Adams Papers

From John Quincy Adams to Abigail Smith Adams, 30 November 1811

N. 27.

St: Petersburg 30. November 1811.

Although since I last wrote to my brother, on the 6th: instt: we have neither received a line from America, nor had an opportunity of transmitting a letter to any place from which it could be dispatched to you; yet remembering my engagement never to suffer a month to pass without writing at least once to you, and once to him, and perceiving that as it applies to you, I am within one day of a failure in the performance, I now resume the pen—Mr Smith, the brother of Mrs: C Millar, who brought me a letter from you, and has been several months here, is on the point of departure—He goes to Gothenburg to embark there, or wherever he can get an opportunity direct to the United States—By the same course of Route, I have already written to somebody of the family at Quincy, four times since the close of the Navigation here—But as the passage of the Gulph of Bothnia between this and Sweden, cannot be expected to remain much longer open, this may perhaps be the last opportunity by which I shall be able to send during the Winter—

My letters to you of the 29. July and 12. August were dispatched by the Augustus Captain Flint, and the Horace, Captain Leach, both of which vessels have been taken, and are still detained at Copenhagen; without a prospect of being released during the Winter—The letters by the Horace, I gave to Mr Hall, a Gentleman in Lieutt: Govr: Gray’s employ, who I am informed has proceeded to Gothenburg without waiting for the liberation of the Horace, and intends to take passage as soon as possible in another vessel, for the United States. He has doubtless taken the letters with him, and I hope they will reach you safely—But the sheeting for yourself and for my sister, which I had sent on Board the Horace, will be detained with it, and probably share the destiny of the ship—I wish it may ultimately reach you. It was rather fortunate that by being disappointed in the expectation of the table-linen, which I had ordered from the interior of the Country, where it is manufactured, I did not ship it with the sheeting—If as I expect and intend, we ourselves return home next Summer, I will bring it with me.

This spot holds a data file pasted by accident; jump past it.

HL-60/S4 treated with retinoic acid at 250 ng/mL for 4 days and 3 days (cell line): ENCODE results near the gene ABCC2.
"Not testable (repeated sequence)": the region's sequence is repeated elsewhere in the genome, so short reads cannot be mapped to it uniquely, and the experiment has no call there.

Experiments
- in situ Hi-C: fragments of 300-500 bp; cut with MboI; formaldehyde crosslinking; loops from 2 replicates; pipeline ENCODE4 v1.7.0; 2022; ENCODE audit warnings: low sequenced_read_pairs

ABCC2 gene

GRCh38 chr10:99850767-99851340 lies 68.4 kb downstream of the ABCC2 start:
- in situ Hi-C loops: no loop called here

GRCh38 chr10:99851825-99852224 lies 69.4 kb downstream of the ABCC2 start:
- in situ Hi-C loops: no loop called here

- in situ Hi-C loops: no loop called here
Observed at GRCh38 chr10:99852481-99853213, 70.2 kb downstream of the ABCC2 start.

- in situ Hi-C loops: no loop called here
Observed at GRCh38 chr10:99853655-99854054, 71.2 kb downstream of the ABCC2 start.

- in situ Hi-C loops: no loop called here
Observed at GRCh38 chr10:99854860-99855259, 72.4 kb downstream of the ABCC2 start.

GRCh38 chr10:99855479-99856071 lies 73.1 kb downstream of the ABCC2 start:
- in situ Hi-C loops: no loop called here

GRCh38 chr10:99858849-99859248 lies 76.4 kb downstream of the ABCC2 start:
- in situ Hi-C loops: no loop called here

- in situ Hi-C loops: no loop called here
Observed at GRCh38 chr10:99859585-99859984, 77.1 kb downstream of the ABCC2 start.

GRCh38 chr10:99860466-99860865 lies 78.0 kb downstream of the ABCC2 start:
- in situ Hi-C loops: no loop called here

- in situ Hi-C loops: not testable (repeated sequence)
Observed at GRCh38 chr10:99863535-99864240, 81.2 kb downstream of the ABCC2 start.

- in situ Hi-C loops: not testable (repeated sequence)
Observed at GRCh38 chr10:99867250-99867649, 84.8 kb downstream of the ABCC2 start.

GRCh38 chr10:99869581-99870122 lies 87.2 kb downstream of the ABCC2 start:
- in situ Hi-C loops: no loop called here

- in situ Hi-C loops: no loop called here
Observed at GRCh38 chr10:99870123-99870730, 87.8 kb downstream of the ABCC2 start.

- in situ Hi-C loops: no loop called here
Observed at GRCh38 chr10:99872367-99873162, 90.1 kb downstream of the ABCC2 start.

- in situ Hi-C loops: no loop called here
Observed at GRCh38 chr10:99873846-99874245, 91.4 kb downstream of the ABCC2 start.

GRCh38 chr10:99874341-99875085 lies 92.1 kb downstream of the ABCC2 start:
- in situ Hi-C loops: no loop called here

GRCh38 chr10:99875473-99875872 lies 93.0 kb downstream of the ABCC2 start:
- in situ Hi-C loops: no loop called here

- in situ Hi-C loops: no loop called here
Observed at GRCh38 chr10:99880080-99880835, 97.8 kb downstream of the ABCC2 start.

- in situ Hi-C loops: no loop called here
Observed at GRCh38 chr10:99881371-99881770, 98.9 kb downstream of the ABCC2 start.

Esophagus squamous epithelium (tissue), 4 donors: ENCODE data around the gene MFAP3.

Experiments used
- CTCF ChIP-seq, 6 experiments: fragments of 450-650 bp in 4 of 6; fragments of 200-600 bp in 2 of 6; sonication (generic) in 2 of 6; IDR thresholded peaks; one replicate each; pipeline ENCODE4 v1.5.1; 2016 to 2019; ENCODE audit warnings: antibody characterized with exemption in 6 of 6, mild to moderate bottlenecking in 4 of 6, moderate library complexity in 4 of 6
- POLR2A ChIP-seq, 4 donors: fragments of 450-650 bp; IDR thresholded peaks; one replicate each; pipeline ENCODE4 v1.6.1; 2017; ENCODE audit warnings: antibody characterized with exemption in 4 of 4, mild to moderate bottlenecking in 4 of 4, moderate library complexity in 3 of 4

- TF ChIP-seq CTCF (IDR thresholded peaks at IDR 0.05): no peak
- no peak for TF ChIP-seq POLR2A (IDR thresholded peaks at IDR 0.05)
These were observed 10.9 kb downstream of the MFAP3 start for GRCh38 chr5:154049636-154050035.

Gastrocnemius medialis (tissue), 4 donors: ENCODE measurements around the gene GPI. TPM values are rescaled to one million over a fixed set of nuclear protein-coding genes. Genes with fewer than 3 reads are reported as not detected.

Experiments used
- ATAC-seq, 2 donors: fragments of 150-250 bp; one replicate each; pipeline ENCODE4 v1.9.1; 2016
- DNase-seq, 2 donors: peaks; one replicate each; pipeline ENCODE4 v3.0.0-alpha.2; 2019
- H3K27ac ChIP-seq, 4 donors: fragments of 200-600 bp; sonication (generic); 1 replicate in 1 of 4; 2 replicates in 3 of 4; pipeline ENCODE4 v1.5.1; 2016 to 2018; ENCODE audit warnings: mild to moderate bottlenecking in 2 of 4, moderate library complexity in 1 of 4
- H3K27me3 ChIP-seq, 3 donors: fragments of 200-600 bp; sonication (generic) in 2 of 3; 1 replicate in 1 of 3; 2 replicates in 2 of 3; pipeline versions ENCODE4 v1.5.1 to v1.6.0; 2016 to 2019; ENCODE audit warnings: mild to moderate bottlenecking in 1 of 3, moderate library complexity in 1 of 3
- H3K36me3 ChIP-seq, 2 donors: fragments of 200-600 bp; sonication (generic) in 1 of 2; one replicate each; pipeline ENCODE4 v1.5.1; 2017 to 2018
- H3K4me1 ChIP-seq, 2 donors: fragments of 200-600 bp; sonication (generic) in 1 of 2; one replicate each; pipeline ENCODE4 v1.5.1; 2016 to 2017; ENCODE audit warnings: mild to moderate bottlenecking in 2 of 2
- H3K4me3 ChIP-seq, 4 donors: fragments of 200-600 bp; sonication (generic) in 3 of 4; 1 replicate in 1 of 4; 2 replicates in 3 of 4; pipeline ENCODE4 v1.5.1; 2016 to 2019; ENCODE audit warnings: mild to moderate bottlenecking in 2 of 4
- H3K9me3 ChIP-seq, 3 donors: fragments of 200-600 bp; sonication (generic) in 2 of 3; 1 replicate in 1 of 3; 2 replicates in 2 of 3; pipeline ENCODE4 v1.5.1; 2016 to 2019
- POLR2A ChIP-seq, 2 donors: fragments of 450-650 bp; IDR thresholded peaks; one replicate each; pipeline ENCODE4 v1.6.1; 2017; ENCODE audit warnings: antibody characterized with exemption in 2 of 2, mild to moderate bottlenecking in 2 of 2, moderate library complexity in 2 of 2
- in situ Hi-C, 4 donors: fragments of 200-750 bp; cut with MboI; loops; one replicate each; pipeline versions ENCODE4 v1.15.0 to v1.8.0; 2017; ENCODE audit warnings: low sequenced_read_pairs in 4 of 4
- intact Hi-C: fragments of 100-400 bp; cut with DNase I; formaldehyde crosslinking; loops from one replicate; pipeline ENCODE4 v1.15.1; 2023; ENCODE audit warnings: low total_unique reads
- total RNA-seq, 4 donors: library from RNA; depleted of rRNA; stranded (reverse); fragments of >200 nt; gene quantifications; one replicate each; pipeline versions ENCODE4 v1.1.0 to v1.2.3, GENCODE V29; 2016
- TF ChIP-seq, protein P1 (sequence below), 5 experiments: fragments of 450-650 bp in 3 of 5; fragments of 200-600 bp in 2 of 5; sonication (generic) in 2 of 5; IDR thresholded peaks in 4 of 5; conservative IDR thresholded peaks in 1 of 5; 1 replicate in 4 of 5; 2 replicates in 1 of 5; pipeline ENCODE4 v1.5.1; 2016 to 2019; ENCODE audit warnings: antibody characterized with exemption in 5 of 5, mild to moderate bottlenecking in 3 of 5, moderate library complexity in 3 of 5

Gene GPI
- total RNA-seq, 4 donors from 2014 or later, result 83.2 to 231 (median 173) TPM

We are all tolerably well; our daughter Louisa having just past through the vaccine inoculation—As the fashion of the Ladies is in full dress, to bare entirely their arms, she was inoculated on the shoulder, so that the scar might not be visible—But the Doctor inoculated her in two places, both of which took the infection; and the inflammation of her arm was greater than it had been with either of our other children—Just at the time when it was at the highest, she took another disease which passes here for a species of the mumps, but which I believe was only a severe Cold, and sore throat—Between the two complaints however a third worse than either was bred, which was a high fever; and her mother was at the same time quite unwell, threatened with a sore breast—They are now both much better and I trust in a day or two more will be quite well—With this exception the Child has been the strongest and healthiest we ever had—

Charles has just this instant left me—I gave him this morning La Fontaine’s Fables, with wooden Cats to each Fable; and he has been standing this hour by the side of my Table, spelling out the titles of the Fables, and looking for the animals in the Cats—appealing every now and then to me to help him out, and so immovable from his stand that I could neither get rid of him, nor continue writing—I have at length persuaded him to go and shew the Book to his Mama and Aunt—I teach him to read French myself; and it is as yet the only language in which he can read at-all.—It is not a very illustrious pastime to teach a child of four years old his alphabet; but a suitable school or a suitable teacher would not easily be found here; and as it has always been one of my hobby-horses to teach my children something myself, I enjoy it with him by instructing him in his A.B.C.

Since our return to the City we have had the misfortune to lose one of our Countrymen, who contributed to make our Society here lively and agreeable—Mr W. H. Blodget of Philadelphia, arrived here in June last—I had seen him once in Philadelphia, and he brought me a letter of warm recommendation from Mr S. Ewing—We had the pleasure of seeing him often—He had formed a commercial connection and establishment in this City, and had a fair prospect of success—About a month ago he was seized with a Typhus fever, and died after a fortnights illness—He was but a little turned of thirty, and among the Americans in this place was highly distinguished both by the excellency of his character and by his Understanding. He is sincerely lamented by all who knew him.